How to Think (1950) – By Nichele Johnston

Our short film opens with an Anthony Michael Hall-esque young man named Dick who has a nifty summer job delivering groceries. But his peaceful existence is about to shattered when his junk-heap of a jalopy is ticketed for a cracked windshield and missing headlights. Actually, it’s a miracle that the damn thing even runs at all. So Dick is ordered by a judge to have the piece of crap fixed and inspected by the end of the week or else pay a fine.. Dick has no choice since without the car he’s out of a job. What will he ever do? He has to THINK!! Dunh! Dunh! Dunh! I have a feeling this isn’t going to be pretty.

First the omnipresent narrator informs us that we have to concentrate on the problem at hand. This requires CONCENTRATION. Okay, fair enough. After wandering in meandering, pointless thinking, the now concentrating Dick takes the car to Sam the mechanic (played by none other than Cliff Robertson) and asks him to put in a good word with the judge. No, really. But hitting up the judge isn’t going to magically fix his windshield now is it? Now Dick has to use LOGIC. Does he bribe the judge and just a get another ticket next week or does he pony up and get the damn thing fixed? We can almost hear the gears turning in his as he tries to figure out how to fix up the jalopy to pass the safety inspection. If Dick represents the best humanity has to offer it’s amazing we even got this far.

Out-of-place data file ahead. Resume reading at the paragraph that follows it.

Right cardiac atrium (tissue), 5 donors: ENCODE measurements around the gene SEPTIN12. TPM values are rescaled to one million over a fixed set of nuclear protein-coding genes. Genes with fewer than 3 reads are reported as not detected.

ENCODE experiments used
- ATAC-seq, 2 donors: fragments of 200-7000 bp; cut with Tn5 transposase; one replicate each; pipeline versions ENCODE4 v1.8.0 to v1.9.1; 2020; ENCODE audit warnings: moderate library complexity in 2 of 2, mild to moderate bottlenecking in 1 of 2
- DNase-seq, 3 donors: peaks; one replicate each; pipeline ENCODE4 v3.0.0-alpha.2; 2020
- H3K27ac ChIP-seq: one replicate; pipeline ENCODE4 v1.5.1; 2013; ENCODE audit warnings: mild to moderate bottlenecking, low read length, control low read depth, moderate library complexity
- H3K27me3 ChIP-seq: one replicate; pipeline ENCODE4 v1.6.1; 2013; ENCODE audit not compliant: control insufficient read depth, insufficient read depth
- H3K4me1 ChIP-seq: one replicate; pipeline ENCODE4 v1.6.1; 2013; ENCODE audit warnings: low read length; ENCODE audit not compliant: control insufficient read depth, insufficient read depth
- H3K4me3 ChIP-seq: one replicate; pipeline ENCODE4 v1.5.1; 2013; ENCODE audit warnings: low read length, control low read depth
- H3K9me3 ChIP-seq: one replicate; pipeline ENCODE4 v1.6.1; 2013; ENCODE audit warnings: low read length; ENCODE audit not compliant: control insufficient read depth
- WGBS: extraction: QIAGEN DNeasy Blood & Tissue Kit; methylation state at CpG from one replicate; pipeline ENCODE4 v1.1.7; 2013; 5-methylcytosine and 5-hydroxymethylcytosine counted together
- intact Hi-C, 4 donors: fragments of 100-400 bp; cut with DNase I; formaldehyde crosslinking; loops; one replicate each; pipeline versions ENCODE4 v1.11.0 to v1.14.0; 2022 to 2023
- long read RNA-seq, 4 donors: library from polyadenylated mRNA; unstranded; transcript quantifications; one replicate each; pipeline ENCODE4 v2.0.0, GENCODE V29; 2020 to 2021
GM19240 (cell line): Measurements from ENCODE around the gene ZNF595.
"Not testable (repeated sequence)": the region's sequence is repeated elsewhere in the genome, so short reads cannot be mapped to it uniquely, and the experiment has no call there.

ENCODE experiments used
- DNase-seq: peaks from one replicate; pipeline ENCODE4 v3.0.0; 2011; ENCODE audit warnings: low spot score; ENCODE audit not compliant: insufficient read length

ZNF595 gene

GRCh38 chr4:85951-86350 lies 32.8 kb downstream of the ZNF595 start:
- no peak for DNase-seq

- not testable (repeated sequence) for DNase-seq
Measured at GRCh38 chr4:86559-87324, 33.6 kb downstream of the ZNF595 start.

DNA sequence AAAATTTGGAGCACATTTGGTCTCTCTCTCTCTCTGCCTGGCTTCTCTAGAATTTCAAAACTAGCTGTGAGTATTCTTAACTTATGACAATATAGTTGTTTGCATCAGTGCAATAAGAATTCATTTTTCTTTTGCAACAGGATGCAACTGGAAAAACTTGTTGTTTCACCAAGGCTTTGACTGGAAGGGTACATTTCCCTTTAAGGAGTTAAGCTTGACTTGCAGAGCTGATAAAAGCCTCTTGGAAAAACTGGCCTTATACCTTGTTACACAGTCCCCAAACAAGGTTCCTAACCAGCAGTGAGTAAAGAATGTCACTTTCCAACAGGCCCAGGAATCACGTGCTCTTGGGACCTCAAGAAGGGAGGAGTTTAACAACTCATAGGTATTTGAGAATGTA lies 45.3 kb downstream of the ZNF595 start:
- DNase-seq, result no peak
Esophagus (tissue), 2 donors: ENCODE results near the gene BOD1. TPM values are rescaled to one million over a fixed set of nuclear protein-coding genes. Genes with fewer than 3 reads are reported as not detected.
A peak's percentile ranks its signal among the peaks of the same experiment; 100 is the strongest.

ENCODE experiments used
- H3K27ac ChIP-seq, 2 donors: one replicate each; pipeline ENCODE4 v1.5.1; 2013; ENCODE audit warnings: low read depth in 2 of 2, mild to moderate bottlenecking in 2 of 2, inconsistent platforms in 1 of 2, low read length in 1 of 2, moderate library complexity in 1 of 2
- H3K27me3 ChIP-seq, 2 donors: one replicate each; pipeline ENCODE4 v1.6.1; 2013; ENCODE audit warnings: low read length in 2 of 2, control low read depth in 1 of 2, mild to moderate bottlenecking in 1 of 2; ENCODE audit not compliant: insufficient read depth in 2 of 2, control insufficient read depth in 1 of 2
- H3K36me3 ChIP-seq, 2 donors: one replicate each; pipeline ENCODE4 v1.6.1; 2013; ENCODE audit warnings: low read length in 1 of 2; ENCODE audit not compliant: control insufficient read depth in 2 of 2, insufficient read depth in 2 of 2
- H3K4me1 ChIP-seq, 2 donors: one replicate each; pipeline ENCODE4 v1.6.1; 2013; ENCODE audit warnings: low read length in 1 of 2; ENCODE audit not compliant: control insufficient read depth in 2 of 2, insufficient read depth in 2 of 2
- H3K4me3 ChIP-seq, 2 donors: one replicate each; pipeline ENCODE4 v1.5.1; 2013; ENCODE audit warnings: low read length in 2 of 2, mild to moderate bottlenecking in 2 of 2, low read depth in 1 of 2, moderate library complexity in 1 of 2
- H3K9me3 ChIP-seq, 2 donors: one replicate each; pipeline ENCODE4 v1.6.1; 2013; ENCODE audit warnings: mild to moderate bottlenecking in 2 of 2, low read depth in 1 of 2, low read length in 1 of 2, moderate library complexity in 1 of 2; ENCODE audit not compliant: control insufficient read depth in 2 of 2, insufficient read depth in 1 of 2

Using said CONCENTRATION and LOGIC, Dick now needs INFORMATION. He moseys on over to the Inspection Bureau to get a list of what he needs to pass the safety inspection. This also requires OBSERVATION. I wonder if Dick can even spell OBSERVATION. Anyways, now Dick and Sam go over the jalopy with a fine tooth comb and decide what needs fixing. Before long Dick is practically salivating at the thought of shiny new headlights. Now Dick is using his IMAGINATION to have borderline pornographic fantasies about his future spruced up jalopy. Yeah, just check out the sparkling new windshield, baby! *drool* Back to reality, Sam says he fix up the car for $27.00 or give it the works– i.e. a guaranteed inspection pass– for $50.00. Dick nearly faints at the cost (I guess I can’t blame him for that). Then Dick tries to use his MEMORY to try remember where he can score some used parts. Dick and Sam barter back and forth. Does Dick take the cheap route and save some money, or does he let Sam put in new parts and pass the inspection? Dick uses his best JUDGEMENT and lets Sam put in new parts. Hooray! Dick decides to being a cheap bastard isn’t going to do him any good in the long run. In return, Sam lets Dick pay $10.00 a week. Isn’t life grand?

Now that Dick’s problem has been solved, the omnipresent narrator lectures us on using various thinking skills in everyday life. Did you know you think when you go shopping? Or plan a budget? Or cast a ballot? It’s true! The omnipresent narrator says so! So follow Dick’s example and concentrate on the problem, gather information, think clearly, use good judgement, and you too can have a jalopy with working headlights!! Now I’m sure Dick is going to swamped with requests from all the hot chicks in the neighborhood for groceries.